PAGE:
appconnect:    0.000
 pretransfer:   0.053
 redirect:      0.105
 starttransfer: 0.118
 total:         0.253

appconnect is the time, in seconds, it took from the start until the SSL/SSH/etc. connect/handshake to the remote host was completed. In the example above it is zero because we don’t use the HTTPS protocol. If you try the same command with “” you get the following nonzero value for appconnect:

$ curl -L –output /dev/null –silent –show-error –write-out ‘lookup:        %{time_namelookup}\nconnect:       %{time_connect}\nappconnect:    %{time_appconnect}\npretransfer:   %{time_pretransfer}\nredirect:      %{time_redirect}\nstarttransfer: %{time_starttransfer}\ntotal:         %{time_total}\n’ ‘’
lookup:        0.038
connect:       0.063
appconnect:    0.177
pretransfer:   0.178
redirect:      0.225
starttransfer: 0.679
total:         0.929

Curl Timing Values

Here is what each value represents, according to curl’s manual page:

  • lookup: The time, in seconds, it took from the start until the name resolving was completed.
  • connect: The time, in seconds, it took from the start until the TCP connect to the remote host (or proxy) was completed.
  • appconnect: The time, in seconds, it took from the start until the SSL/SSH/etc connect/handshake to the remote host was completed. (Added in 7.19.0)
  • pretransfer: The time, in seconds, it took from the start until the file transfer was just about to begin. This includes all pre-transfer commands and negotiations that are specific to the particular protocol(s) involved.
  • redirect: The time, in seconds, it took for all redirection steps include name lookup, connect, pretransfer and transfer before the final transaction was started. time_redirect shows the complete execution time for multiple redirections. (Added in 7.12.3)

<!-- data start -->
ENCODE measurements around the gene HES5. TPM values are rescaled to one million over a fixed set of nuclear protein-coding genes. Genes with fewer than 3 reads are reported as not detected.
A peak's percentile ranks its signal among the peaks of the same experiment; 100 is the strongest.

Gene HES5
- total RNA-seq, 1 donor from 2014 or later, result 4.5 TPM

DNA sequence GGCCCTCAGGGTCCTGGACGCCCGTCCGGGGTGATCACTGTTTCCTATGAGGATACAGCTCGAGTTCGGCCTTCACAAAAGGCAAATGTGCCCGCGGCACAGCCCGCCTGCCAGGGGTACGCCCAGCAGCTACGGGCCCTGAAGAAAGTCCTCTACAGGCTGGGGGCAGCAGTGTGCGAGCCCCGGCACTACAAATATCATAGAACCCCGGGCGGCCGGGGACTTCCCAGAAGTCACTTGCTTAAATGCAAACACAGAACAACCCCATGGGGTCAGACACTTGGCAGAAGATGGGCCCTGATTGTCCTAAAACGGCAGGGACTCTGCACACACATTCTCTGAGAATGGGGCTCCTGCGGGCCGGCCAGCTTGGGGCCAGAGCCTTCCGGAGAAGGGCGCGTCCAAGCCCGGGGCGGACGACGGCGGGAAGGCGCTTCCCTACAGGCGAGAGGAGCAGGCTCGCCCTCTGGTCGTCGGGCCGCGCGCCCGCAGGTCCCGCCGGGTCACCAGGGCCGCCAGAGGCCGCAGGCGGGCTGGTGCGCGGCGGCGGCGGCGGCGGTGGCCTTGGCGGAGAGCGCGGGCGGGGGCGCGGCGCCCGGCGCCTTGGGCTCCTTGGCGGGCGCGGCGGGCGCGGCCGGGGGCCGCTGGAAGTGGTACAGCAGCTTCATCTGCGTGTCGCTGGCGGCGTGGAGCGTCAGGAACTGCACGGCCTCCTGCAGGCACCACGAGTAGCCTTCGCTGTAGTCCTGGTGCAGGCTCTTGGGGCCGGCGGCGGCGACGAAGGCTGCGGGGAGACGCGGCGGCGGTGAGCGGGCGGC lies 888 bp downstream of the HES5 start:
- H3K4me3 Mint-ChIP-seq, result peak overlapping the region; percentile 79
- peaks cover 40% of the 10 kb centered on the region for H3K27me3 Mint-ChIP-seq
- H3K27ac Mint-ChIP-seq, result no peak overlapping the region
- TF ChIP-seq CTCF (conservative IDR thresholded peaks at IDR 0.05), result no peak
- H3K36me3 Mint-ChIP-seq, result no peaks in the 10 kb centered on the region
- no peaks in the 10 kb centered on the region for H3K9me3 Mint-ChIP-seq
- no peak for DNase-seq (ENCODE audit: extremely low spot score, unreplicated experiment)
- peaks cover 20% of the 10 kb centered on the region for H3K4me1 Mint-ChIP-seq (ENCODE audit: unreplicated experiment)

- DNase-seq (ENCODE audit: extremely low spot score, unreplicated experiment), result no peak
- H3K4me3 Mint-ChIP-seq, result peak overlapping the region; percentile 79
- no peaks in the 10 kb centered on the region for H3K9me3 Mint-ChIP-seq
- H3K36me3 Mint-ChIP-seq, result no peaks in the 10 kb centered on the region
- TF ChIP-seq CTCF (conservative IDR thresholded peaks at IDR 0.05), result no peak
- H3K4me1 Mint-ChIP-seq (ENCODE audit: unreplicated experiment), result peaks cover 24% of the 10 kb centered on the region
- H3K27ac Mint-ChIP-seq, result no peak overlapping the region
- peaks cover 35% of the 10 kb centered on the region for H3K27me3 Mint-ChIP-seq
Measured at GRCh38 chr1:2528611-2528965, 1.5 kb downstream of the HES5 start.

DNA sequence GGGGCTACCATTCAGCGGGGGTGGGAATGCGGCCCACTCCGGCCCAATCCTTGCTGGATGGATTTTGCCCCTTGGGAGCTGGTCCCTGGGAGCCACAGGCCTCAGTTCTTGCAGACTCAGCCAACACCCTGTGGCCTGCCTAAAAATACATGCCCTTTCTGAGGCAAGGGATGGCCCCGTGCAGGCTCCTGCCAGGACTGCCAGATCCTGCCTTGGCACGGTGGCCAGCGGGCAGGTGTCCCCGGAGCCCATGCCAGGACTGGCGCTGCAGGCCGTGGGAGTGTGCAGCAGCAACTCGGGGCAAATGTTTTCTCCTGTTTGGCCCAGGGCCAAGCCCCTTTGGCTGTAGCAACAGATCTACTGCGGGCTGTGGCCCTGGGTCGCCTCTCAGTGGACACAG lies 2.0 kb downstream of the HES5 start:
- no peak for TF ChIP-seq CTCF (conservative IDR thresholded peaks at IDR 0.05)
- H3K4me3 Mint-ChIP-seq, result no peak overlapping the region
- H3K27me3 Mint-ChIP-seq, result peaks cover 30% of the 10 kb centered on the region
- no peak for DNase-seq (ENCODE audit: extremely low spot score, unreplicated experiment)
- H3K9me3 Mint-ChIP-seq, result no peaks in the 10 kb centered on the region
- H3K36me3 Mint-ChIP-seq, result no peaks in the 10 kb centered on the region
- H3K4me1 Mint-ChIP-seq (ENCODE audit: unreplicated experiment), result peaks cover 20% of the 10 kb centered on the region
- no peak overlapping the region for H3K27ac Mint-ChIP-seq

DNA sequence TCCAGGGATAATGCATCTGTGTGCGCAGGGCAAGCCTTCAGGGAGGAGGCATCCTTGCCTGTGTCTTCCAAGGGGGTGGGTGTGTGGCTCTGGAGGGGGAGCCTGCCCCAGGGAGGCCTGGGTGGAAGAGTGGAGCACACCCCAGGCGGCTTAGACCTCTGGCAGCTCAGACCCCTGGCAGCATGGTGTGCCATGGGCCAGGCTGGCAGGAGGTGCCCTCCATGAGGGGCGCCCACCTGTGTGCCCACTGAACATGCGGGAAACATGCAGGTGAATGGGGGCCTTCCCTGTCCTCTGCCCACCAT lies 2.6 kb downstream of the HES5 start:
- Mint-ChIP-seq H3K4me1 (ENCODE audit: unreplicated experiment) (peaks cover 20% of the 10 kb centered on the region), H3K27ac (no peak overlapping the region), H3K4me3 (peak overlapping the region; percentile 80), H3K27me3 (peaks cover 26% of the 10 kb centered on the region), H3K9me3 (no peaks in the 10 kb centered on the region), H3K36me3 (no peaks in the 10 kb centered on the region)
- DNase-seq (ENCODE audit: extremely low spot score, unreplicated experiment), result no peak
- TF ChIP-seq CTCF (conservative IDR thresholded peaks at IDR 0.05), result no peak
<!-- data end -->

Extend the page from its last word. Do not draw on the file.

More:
• starttransfer: The time, in seconds, it took from the start until the first byte was just about to be transferred. This includes time_pretransfer and also the time the server needed to calculate the result.
  • total: The total time, in seconds, that the full operation lasted. The time will be displayed with millisecond resolution.

In the above commands, if you replace “” with “” then there is no redirection to be taken, and obviously the “redirect” value will be zero.

cURL Benefits

Let’s say that a user complains about an application being slow. With the above curl command, we can check how long it takes to resolve the hostname of the server, how long it takes to connect to the server, and how long to fetch the HTML application page from the server. If some values are unreasonable (e.g. name lookup taking 3 seconds) we can get a step closer to the root cause of the problem.

Obviously, to simulate as closely as possible what the user experiences, you would have to run the curl command on the user’s workstation. When this is not possible, you would have to either walk to the user’s location and run the command on your workstation or connect remotely to a machine at the user’s location. Of course, curl doesn’t take into account any delay that has to do with page rendering. It breaks down the name lookup, protocol negotiation timing, and the byte transfer timing. Nonetheless, this can help us know if the server is accessible, responsive, and how fast it is. At the very least, it can help us prove that the problem is not with the network or the application and focus on the end user’s workstation.

If you want to learn more how NetBeez implements web performance monitoring I encourage you to schedule a demo.